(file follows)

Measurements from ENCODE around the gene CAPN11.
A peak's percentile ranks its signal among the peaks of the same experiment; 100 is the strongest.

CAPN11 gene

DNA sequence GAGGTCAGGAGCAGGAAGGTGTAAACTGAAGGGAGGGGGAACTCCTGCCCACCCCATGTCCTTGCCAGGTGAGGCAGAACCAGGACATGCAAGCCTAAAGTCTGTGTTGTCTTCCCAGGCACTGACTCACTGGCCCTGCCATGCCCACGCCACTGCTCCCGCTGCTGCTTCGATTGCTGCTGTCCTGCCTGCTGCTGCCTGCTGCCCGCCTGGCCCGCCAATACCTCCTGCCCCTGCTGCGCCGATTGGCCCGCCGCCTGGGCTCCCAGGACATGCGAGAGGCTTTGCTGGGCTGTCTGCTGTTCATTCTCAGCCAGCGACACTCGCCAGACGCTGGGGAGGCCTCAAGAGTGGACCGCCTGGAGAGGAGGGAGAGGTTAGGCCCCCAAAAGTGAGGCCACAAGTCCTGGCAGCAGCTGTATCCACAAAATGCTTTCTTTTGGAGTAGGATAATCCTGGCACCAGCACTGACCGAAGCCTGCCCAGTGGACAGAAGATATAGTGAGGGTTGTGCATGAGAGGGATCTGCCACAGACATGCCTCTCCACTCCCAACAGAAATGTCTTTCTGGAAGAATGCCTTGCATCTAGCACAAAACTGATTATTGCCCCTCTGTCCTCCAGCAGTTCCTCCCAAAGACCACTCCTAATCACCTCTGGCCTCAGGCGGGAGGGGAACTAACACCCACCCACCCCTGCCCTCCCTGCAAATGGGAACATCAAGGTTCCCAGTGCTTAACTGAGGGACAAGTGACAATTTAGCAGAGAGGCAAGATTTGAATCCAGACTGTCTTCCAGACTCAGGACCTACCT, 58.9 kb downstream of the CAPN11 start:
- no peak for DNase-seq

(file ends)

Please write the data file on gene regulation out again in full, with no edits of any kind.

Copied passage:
Measurements from ENCODE around the gene CAPN11.
A peak's percentile ranks its signal among the peaks of the same experiment; 100 is the strongest.

CAPN11 gene

DNA sequence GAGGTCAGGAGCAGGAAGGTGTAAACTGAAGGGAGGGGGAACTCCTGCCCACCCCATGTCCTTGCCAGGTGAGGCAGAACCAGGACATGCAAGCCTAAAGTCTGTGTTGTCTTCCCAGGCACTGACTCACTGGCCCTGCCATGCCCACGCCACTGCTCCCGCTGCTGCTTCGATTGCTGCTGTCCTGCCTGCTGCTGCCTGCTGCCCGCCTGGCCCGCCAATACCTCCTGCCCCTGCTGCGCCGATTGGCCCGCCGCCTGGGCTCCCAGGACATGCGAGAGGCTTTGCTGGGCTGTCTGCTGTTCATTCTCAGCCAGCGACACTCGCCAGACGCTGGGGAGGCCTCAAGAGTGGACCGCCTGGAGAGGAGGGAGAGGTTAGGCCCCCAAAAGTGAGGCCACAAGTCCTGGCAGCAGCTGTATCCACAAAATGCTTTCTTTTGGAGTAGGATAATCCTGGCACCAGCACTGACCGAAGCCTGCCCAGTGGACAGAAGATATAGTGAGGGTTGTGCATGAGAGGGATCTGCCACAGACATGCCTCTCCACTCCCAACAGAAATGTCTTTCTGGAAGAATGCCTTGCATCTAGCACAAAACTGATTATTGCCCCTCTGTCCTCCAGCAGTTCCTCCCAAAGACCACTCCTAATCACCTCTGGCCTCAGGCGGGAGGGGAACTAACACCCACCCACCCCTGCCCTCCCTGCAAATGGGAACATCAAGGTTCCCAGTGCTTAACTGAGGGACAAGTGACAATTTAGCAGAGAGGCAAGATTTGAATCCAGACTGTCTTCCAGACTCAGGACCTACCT, 58.9 kb downstream of the CAPN11 start:
- no peak for DNase-seq